State of Homelessness in America 2012

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Report | January 18, 2012

Files: State of Homelessness in America 2012 (PDF | 6.36 MB | 56 pages)

Chapters
Chapter One: Homelessness Counts
Chapter Two: The Economics of Homelessness
Chapter Three: The Demographics of Homelessness

The State of Homelessness in America 2012 examines homelessness between 2009 and 2011, a period of economic downturn in the nation. The report shows that despite the bad economy, homelessness decreased by 1 percent during this period. The decrease was likely due to a significant investment of federal resources to prevent homelessness and quickly re-house people who did become homeless. The Homelessness Prevention and Rapid Re-Housing Program (HPRP, funded through the American Recovery and Reinvestment Act of 2009) was a $1.5 billion federal effort to prevent a recession-related increase in homelessness. It was built upon ground-breaking work at the federal level and in jurisdictions across the nation to improve the homelessness system by adopting evidence-based, cost effective interventions. In 2010, its first year of operation, it assisted nearly 700,000 at-risk and homeless people. This report provides evidence that it was successful in achieving its goal of preventing a significant increase in homelessness.

Despite the fact that the number of homeless people was essentially unchanged between 2009 and 2011, there is much reason for concern. As this report points out, economic and demographic indicators linked to homelessness continue to be troubling. Homelessness is a lagging indicator, and the effects of the poor economy on the problem are escalating and are expected to continue to do so over the next few years. The resources provided by HPRP have run out in many communities and the program will sunset entirely in the fall of 2012; despite the need and proven effectiveness these resources have not been replaced. Debt and deficit reduction at the federal level have begun to shrink assistance available to the most vulnerable. In the year since the data in this report was collected (January 2011), there have already been reports that the number of homeless people is increasing. So while holding the line on homelessness between 2009 and 2011 was a major accomplishment of federal investment and local innovation, the failure to sustain this early recipe for success threatens to undermine progress now and in the future.

Report Contents

The National Alliance to End Homelessness has published a series of reports chronicling changes in the levels of homelessness in the nation and in individual states and jurisdictions in order to chart progress toward the goal of ending homelessness. The most recent of these, The State of Homelessness in America series, not only examines changes in national-, state-, and local-level homelessness data, but also provides data on related economic and demographic trends.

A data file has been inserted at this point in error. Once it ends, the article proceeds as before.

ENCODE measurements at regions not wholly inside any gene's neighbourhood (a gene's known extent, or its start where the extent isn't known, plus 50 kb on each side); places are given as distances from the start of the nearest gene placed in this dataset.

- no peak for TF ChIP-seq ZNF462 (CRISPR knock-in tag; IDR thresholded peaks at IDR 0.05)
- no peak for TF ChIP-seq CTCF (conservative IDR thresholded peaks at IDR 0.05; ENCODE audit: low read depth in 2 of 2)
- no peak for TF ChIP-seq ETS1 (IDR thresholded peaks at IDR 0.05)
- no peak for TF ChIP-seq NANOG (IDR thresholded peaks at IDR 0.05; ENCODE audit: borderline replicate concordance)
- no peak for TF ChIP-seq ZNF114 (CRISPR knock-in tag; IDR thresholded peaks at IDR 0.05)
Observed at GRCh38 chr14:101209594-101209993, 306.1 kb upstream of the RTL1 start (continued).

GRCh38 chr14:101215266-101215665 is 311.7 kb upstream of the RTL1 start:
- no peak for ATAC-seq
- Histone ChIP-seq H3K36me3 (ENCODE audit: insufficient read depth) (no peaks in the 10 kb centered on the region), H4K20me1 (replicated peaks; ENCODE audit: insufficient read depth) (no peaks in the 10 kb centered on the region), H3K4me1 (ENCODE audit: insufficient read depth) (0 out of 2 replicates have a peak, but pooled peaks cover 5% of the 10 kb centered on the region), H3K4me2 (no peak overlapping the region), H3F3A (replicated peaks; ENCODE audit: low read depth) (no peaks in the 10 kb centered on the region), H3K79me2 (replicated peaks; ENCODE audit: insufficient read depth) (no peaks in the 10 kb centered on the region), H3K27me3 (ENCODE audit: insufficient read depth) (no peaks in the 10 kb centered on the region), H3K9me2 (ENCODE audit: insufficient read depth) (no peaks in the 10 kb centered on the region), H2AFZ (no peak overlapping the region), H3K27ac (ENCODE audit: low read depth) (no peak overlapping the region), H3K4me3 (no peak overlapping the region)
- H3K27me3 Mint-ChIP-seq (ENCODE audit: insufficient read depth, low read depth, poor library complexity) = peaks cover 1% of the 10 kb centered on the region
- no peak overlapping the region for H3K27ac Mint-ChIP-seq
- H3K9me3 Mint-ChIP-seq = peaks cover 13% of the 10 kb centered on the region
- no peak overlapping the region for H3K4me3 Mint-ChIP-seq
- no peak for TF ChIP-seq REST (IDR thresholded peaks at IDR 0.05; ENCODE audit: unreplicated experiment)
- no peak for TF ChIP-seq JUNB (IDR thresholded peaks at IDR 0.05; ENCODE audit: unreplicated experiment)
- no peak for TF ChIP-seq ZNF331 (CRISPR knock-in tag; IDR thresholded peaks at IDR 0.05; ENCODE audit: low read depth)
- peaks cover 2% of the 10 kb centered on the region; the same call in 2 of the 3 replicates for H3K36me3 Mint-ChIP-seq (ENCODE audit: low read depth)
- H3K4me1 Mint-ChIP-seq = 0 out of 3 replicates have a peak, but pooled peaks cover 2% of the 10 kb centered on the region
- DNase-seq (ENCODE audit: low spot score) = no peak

The State of Homelessness in America 2012, the second in a series from the National Alliance to End Homelessness, examines both homelessness and economic and demographic data, using the most recently available national data from the U.S. Departments of Housing and Urban Development, Health and Human Services, Justice, Labor, and Commerce; and from the private real estate research group RealtyTrac. It consists of three chapters. Chapter One presents data on homelessness at the national and state levels using point-in-time estimates of the overall homeless population and subpopulations. Chapter Two describes economic factors that impact homelessness including housing cost and unemployment. Chapter Three describes some demographic factors that impact homelessness, including population groups that are at increased risk. In addition, Appendix One provides data on homelessness in the largest metropolitan areas.

Major Findings

Homelessness

Using the most recently available national data on homelessness, the 2009 and 2011 point-in-time counts as reported by jurisdictions to the U.S. Department of Housing and Urban Development, the report chronicles the changes in overall homelessness and in homelessness among subpopulations between 2009 and 2011. Point-in-time count methodologies vary and are imperfect and as such the aggregated numbers do not represent a precise count of homeless people. The counts, however, when compared over time, provide a way to assess whether the homeless population has increased or decreased.

  • The nation’s homeless population decreased 1 percent, or by about 7,000 people; it went from 643,067 in 2009 to 636,017 in 2011. There were a decreased number of people experiencing homelessness in most of the subpopulations examined in this report: families, individuals in families, chronic, and individuals. The only increase was among those unsheltered.
  • The largest decrease was among homeless veterans, whose population declined 11 percent. The number of homeless veterans went from 75,609 in 2009 to 67,495 in 2011, a reduction of about 8,000.
  • The national rate of homelessness was 21 homeless people per 10,000 people in the general population. The rate for veterans was 31 homeless veterans per 10,000 veterans in the general population.
  • Chronic homelessness decreased by 3 percent from 110,911 in 2009 to 107,148 in 2011. The chronically homeless population has decreased by 13 percent since 2007. The decrease is associated with an increase in the number of permanent supportive housing beds from 188,636 in 2007 to 266,968 in 2011. Permanent supportive housing ends chronic homelessness.